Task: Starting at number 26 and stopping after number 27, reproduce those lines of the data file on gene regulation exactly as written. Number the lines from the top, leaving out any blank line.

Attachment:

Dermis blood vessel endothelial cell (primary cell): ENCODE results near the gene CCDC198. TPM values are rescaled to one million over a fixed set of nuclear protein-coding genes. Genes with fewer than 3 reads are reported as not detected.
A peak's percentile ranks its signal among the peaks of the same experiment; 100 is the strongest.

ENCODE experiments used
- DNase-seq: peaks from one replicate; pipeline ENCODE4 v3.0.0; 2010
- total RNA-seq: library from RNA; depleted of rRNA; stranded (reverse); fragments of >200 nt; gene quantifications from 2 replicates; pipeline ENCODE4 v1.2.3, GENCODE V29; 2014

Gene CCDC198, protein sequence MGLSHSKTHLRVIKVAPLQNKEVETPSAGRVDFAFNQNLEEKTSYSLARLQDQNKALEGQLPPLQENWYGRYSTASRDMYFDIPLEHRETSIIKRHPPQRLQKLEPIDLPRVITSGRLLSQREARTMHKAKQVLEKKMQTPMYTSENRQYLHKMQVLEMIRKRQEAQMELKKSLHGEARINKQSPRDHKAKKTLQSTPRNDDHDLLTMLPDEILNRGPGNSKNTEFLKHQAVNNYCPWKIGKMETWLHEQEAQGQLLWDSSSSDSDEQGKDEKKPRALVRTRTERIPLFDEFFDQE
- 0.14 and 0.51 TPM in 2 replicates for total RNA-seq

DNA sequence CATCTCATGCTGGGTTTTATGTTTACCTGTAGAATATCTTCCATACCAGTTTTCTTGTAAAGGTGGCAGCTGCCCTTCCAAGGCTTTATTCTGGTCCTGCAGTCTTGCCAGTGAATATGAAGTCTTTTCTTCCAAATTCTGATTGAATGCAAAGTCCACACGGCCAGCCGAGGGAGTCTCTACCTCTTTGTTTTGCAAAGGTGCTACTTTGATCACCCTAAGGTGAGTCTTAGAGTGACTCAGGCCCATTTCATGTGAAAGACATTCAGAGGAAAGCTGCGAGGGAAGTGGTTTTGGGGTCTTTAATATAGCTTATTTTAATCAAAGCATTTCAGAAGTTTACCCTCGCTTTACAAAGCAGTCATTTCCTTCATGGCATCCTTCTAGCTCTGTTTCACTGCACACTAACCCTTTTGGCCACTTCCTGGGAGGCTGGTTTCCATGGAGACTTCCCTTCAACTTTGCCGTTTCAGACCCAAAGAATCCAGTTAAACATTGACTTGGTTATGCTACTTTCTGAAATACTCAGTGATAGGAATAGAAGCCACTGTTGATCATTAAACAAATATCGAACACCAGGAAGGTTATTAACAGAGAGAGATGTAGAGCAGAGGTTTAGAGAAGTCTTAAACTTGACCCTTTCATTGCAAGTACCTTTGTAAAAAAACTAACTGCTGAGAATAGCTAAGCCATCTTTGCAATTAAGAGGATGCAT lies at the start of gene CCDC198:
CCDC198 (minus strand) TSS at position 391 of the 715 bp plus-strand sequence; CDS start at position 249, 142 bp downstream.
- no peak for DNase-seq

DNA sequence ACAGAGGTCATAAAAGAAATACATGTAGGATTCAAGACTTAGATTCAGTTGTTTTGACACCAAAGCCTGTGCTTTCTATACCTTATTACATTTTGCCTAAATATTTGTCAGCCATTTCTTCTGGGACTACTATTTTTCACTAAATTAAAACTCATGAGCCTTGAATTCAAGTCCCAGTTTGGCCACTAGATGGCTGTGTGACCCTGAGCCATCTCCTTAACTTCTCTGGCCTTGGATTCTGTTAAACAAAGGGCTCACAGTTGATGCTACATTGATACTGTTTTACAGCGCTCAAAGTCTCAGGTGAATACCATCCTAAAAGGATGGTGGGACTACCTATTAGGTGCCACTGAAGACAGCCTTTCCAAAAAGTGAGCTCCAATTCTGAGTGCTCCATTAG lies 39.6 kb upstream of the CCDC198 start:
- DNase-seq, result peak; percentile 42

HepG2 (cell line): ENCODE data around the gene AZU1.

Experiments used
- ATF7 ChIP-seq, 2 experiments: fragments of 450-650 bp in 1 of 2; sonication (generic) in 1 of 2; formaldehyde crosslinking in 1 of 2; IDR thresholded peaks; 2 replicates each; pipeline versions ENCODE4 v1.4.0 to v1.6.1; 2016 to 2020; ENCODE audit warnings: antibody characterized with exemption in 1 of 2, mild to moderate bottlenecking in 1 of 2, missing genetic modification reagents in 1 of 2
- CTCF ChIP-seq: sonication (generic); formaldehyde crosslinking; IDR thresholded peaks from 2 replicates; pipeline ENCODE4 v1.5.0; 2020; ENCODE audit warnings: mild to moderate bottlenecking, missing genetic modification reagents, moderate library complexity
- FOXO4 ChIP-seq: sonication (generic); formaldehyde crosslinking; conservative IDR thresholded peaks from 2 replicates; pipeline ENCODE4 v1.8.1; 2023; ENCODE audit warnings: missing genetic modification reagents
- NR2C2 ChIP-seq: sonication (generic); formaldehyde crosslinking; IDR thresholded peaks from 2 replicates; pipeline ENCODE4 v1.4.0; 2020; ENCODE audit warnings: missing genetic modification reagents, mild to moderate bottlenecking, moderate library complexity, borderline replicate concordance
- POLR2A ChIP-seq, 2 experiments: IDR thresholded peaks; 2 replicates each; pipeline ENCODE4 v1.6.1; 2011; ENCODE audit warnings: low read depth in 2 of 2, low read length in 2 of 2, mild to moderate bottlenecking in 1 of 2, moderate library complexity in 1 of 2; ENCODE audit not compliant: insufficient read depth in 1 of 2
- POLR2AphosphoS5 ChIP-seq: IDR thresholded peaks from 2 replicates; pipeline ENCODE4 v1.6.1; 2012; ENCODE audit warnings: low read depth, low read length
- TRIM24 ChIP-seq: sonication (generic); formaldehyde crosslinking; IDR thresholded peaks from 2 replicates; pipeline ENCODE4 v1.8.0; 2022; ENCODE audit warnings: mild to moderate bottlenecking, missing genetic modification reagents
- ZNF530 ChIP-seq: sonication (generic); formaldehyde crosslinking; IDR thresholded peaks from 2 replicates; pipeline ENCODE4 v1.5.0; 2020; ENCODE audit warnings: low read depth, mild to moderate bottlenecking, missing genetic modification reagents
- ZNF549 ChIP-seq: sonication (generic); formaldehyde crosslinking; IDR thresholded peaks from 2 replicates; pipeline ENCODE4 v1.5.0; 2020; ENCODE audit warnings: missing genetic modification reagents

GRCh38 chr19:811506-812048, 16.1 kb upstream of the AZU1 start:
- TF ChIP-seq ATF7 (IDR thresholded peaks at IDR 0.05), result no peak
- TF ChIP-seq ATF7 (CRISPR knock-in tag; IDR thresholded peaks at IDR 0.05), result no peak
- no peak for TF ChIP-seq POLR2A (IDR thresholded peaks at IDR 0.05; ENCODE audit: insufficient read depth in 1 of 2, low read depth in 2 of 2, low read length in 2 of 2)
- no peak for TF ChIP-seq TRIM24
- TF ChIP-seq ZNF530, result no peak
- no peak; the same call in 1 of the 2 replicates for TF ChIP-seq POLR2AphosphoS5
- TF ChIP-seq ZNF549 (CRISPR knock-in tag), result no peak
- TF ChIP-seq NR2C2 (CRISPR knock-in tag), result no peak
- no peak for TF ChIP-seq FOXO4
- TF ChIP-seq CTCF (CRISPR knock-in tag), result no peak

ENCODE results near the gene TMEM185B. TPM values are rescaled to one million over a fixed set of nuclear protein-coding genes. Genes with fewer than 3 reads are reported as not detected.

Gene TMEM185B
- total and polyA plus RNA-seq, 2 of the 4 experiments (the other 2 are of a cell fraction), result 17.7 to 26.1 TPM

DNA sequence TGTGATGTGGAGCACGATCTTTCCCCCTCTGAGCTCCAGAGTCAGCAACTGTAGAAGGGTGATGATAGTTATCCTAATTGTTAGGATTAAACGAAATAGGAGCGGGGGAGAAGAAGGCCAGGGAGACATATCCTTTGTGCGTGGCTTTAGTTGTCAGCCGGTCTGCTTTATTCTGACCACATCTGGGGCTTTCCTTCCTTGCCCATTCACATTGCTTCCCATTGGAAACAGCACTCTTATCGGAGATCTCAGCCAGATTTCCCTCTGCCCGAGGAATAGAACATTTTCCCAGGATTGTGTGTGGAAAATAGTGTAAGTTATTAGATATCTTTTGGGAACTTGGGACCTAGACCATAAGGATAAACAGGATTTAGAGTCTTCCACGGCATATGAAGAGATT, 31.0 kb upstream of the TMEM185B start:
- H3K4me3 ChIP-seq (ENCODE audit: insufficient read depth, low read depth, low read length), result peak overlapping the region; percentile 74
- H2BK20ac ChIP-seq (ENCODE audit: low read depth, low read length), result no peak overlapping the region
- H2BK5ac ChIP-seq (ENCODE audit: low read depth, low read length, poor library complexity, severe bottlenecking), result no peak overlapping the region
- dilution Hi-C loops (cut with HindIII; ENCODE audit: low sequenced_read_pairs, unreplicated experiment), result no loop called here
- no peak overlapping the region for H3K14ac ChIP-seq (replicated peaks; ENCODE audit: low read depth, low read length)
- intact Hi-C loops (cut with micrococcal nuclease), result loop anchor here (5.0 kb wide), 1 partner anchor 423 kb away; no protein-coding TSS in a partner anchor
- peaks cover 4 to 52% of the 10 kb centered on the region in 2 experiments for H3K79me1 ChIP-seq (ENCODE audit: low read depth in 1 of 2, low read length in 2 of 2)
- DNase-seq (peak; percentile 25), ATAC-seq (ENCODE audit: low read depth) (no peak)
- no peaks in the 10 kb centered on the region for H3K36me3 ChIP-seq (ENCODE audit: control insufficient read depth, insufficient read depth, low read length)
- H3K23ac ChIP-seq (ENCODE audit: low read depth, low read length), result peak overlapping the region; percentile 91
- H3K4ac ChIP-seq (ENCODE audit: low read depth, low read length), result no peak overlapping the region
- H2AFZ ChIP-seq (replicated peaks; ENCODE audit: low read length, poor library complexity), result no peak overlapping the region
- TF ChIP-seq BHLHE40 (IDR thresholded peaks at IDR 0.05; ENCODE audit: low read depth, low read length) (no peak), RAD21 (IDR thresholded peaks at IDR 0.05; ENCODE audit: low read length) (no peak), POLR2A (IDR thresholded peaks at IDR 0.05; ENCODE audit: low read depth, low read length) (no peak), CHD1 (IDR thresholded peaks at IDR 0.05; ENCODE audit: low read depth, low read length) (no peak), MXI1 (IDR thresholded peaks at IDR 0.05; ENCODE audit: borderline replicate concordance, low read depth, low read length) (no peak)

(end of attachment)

- TF ChIP-seq ATF7 (CRISPR knock-in tag; IDR thresholded peaks at IDR 0.05), result no peak
- no peak for TF ChIP-seq POLR2A (IDR thresholded peaks at IDR 0.05; ENCODE audit: insufficient read depth in 1 of 2, low read depth in 2 of 2, low read length in 2 of 2)